April 2004
© 2004 Ernest Lilley / SFRevu
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Consequences by Kristine Kathryn Rusch
Roc / Penguin Putnam PPBK: ISBN 0451459717 PubDate: 04/06/04
Review by Cathy Green

384 pgs. List price $ 6.5
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Consequences is the third novel in Kristine Kathryn Rusch’s Edgar award nominated series about Retrieval Artist Miles Flint, who was first introduced in the Hugo Award winning novella “The Retrieval Artist”. The first two books in the series, which deftly combine the science fiction and mystery genres, are The Disappeared and Extremes (SFRevu 0803). While the reader who has read the first two books will be more familiar with the background information about Miles Flint and his former partner police Det. Noelle DeRicci, lack of knowledge of the first two books will in no way hamper or diminish the reader’s ability to enjoy Consequences. In fact, new readers (like me) will probably enjoy it enough to want to track down the other two, and Rusch provides enough background exposition that the new reader is never lost.

The book is set in an unspecified time in the future when Earth and worlds settled by humans are part of a vast interplanetary Alliance of human and non-human worlds. The rules of the Alliance require all members to respect the rules of all member worlds. Of course, many alien cultures are vastly different than ours, and definitions of crime differ as well. As a result, a person could find himself facing the death penalty because he stepped on a flower on another planet. As a result, organizations developed which would help people disappear and establish new identities on other worlds in order to escape unduly harsh punishments for actions that many would not consider a crime. Retrieval Artists are investigators who locate the Disappeared and reunite them with family if possible. Retrieval Artists work alone and trust no one, since the people they are trying to locate may have a price on their heads.

The book opens with an assassination on a distant world. At first this seems unrelated to the rest of the story, but as the plot develops, it becomes clear how it ties in. Having started literally with a bang, the scene then shifts to Miles Flint as he is uniting Carolyn Lahiri, a former disappeared with her parents in the city of Armstrong on Earth’s moon. Her parents had come to Miles when an amnesty on Etae had been declared which would allow Carolyn, a former combatant in the various Etae wars to resume her identity. Shortly after being reunited, all the Lahiris are murdered and Det. DeRicci is assigned to the case, which is a political hot potato because Carolyn’s parents were a prominent judge and doctor. DeRicci finds evidence that Flint was working for the Lahiris and visits him at his office, hoping he will assist her out of friendship, and also feeling that she owes him a heads up because they used to be partners on the police force. Flint refuses to help her because all the work he does as a Retrieval Artist must be done with the utmost secrecy. DeRicci is hurt and also a little angry at herself, since Flint is considered a suspect and her friendly heads up is going to be hard to explain, especially if Flint leaves Armstrong. Flint is upset by the death of his client and decides to investigate on his own, both to clear his name and to assure himself that he did not lead the assassin to the Lahiris. Also, being an honorable man, he feels he owes it to the Lahiris to find their killer.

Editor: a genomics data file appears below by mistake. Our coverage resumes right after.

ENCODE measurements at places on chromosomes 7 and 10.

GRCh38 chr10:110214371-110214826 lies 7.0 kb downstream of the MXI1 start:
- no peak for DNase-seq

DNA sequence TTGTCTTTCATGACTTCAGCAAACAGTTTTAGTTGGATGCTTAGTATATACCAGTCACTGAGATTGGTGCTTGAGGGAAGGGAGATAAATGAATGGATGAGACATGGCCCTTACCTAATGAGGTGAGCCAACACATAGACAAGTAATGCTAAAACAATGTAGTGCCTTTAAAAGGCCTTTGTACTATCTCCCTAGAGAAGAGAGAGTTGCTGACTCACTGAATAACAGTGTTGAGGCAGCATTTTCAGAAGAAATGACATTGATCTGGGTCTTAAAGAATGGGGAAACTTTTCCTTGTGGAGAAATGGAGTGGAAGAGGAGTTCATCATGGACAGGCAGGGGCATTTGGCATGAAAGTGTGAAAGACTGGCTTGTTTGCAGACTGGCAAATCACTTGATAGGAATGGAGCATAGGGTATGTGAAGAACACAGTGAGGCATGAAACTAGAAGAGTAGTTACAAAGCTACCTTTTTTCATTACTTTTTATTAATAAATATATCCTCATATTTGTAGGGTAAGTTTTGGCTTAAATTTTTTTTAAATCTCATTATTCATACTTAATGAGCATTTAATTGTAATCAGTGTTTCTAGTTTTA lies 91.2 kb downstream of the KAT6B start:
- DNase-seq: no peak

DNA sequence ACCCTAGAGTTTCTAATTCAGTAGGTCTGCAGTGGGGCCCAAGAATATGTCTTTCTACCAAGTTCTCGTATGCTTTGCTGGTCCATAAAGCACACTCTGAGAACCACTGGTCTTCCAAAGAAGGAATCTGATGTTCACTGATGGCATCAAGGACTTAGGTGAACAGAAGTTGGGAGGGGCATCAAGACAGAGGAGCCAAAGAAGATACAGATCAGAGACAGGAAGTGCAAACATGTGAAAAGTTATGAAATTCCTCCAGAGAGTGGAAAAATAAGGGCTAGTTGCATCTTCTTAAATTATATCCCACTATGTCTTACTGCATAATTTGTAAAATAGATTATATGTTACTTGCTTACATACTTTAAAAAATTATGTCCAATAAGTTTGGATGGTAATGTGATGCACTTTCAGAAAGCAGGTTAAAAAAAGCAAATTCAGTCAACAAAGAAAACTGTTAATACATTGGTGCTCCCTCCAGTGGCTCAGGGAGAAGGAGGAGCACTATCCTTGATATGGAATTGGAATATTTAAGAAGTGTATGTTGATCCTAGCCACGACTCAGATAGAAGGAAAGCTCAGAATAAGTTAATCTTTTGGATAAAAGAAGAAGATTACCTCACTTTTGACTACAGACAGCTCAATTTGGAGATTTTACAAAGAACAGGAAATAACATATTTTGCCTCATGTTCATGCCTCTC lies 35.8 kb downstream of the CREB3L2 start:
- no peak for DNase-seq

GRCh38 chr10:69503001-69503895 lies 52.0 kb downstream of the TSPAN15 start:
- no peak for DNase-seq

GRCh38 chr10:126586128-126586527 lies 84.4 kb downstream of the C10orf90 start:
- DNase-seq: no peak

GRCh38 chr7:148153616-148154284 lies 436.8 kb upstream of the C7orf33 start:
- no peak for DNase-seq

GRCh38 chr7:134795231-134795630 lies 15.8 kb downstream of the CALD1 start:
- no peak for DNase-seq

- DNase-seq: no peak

In addition to the plot threads involving the simultaneous murder investigations of DeRicci and Flint, the third major plot thread involves a semi-secret meeting between Alliance ambassadors and representatives of the Etae government, which has requested admission to the Alliance. What the Etae government can offer in return for admission to the Alliance becomes a key plot point. The meetings are being held in Armstrong and complications ensue as the secret meetings become public knowledge. All three plot threads prove to be interrelated and are fairly neatly tied up in the last third of the book.

Both Miles Flint and Noelle DeRicci are interesting and likeable characters. Rusch ably weaves the various plot threads together. The internecine plotting and politics of the large interstellar Alliance are nicely developed. Rusch also clearly put a lot of thought into what the fallout of a bloody civil war like the one on Etae would be and the sort of difficulties the winning side would face in gaining acceptance and in dealing with the consequences of the actions that put them in power in the first place. In fact, the title of the book, Consequences, is the overall theme of the book, since everything that stems from the characters previous acts. Readers who enjoyed the previous books in the series will definitely want to read this one as well, and new readers should not be put off by the fact that it is the third in the series, since it works equally well as a stand-alone novel.

© 2004 Ernest Lilley / SFRevu
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